I was seen by a Chest Physician at Aintree a week after commencing the chemotherapy. After reviewing my scans with me, she advised me that she didn’t think the lung irregularities she could see were due to the Lymphoma. She thought they were due to a second cancer. She didn’t elaborate on this but said she would refer me for a PET scan and to see a Cardiac Thoracic Surgeon at Broadgreen Hospital, who she said would likely want to take pleural biopsies. At this stage, I wasn’t unduly concerned as I had no respiratory symptoms and I’d never smoked. Plus she was referring me for a second opinion, so I figured if there was something else going on, I’d deal with it when I knew what it was.
Two cycles into my Chemotherapy I had my PET scan and was seen by the Cardiac Thoracic surgeon. He advised that the PET scan had shown no hot spots in my lungs and he thought the irregularities were in fact part of the lymphoma. He decided to let me complete my chemotherapy and said he would then review me after a follow-up CT scan. I also saw the Hepatologist around the same time who advised me he thought the liver mass could be a benign Haemangioma and said they would watch and wait and review me after a scan on completion of my chemotherapy.
A constant roundabout of hospital visits and treatments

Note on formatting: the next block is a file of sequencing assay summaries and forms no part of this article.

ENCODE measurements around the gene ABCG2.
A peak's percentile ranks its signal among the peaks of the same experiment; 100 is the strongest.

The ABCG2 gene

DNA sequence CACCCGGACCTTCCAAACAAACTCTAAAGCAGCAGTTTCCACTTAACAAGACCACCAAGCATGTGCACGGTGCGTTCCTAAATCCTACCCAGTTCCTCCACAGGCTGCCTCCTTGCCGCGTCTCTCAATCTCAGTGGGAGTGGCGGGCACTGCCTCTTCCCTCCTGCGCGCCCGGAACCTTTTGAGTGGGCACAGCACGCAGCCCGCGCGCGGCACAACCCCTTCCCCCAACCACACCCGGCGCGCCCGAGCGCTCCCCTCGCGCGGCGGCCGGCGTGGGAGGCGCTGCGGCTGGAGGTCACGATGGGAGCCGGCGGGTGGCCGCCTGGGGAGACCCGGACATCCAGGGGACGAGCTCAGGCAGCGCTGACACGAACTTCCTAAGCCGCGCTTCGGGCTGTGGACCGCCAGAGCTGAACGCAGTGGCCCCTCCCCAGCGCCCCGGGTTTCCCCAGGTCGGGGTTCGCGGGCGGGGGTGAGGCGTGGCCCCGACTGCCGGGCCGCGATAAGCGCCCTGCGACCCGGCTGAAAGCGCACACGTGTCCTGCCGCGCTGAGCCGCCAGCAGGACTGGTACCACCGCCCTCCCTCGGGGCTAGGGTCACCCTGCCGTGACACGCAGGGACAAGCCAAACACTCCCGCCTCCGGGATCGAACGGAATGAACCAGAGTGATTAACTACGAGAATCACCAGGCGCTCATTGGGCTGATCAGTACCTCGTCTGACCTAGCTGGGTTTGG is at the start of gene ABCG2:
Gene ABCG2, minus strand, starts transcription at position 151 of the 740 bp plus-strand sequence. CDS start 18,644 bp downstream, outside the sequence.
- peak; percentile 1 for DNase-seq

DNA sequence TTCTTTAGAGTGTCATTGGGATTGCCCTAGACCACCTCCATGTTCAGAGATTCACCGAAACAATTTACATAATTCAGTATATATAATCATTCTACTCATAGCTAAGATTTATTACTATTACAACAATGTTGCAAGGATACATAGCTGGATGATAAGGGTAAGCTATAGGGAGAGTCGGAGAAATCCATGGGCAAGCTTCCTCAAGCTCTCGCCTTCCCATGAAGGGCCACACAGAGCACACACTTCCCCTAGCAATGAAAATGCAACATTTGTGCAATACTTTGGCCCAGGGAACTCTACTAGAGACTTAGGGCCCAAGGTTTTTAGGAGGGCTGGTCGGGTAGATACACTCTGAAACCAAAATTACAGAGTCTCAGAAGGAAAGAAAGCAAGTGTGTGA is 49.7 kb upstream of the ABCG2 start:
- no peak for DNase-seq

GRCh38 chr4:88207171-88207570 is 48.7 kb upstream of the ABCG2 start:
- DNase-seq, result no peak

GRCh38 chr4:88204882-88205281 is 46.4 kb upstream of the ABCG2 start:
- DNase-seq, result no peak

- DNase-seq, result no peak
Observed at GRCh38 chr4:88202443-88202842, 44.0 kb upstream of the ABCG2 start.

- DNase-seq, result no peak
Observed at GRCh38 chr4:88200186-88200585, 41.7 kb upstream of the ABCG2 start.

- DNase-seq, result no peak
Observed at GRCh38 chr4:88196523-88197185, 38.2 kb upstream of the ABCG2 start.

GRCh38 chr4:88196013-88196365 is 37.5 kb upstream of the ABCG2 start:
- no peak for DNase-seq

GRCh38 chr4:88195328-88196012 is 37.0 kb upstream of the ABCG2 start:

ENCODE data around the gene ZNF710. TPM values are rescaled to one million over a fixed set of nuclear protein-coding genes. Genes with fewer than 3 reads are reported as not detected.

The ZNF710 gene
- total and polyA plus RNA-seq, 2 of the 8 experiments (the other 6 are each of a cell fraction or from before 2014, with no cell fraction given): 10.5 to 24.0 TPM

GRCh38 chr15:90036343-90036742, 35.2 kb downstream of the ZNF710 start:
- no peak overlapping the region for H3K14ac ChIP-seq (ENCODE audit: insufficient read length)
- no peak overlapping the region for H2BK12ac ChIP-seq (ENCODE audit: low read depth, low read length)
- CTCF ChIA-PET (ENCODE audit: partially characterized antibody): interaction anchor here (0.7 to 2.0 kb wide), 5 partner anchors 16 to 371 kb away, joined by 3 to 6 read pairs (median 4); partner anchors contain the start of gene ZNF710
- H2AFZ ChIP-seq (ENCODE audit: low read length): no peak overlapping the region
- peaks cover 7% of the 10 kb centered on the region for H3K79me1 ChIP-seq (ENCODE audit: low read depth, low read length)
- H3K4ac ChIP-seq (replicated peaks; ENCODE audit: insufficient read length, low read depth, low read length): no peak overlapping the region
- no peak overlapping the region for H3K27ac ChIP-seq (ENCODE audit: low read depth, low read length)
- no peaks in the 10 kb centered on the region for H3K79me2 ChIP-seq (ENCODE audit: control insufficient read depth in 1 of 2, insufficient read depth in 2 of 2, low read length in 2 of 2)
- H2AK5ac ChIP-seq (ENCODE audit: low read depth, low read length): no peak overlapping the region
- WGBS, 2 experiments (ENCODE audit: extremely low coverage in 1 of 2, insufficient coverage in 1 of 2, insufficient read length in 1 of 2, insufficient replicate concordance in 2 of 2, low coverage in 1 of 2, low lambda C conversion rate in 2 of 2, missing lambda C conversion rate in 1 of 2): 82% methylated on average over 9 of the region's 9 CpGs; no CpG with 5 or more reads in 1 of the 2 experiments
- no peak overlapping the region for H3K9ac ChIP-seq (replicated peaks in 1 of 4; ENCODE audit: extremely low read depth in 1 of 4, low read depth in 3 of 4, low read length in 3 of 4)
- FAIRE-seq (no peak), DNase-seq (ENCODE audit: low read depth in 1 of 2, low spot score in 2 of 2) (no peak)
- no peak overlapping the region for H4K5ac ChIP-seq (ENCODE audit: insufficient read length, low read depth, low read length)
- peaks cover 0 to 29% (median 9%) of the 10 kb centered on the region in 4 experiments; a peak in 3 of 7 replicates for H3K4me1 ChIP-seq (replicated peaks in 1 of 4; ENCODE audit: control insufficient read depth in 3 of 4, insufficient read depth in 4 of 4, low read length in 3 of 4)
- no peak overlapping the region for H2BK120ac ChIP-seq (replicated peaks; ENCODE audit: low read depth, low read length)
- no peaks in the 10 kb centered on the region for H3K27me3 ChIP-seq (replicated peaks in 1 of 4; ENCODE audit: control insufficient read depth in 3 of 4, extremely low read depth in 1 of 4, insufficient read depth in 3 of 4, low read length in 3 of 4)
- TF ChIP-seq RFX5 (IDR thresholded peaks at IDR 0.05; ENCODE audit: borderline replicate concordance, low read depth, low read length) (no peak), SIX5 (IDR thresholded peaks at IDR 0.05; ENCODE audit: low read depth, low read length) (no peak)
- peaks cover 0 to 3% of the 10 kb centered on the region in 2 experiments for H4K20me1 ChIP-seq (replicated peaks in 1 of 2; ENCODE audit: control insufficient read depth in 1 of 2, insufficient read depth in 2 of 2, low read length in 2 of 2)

My life had been turned upside down and was now a constant round of hospital visits and treatments. At one stage I was under the care of five different Consultants/Specialities. My partner joked whilst waiting in yet another clinic that he was going to write a book and entitle it “another day, another waiting room”. His sense of humour kept me going throughout all the months of anxiety.
On the 9th of October after twenty-two years together, my partner and I married. Despite all the emotions around my diagnosis, it was one of the happiest days of my life. We’d made the decision to get married in the March prior to my cancer diagnosis and had already booked the venue and started making arrangements. So despite people advising me to postpone it until after I’d completed my treatment, we decided to carry on. This turned out to be a good decision as planning the wedding gave me something else to focus on instead of cancer and the never-ending hospital appointments. My chemotherapy was postponed for a week to ensure I was well for my big day and recommenced the following week, meaning a honeymoon had to be put on hold, but we didn’t mind.
The completion of the first round of treatment
I completed my 6th cycle of chemotherapy on the 24th of November 2015, and I was seen by the Cardiothoracic surgeon. Here I was advised that my follow up scan after my chemo showed that the pleural irregularities had resolved and that they were thought due to the Lymphoma. I was discharged from his clinic. I also had a repeat MRI scan which showed no change in the liver mass and the Hepatologist confirmed that the mass was believed to be a haemangioma. So he discharged me from his clinic. This was a huge relief to me and my whole family.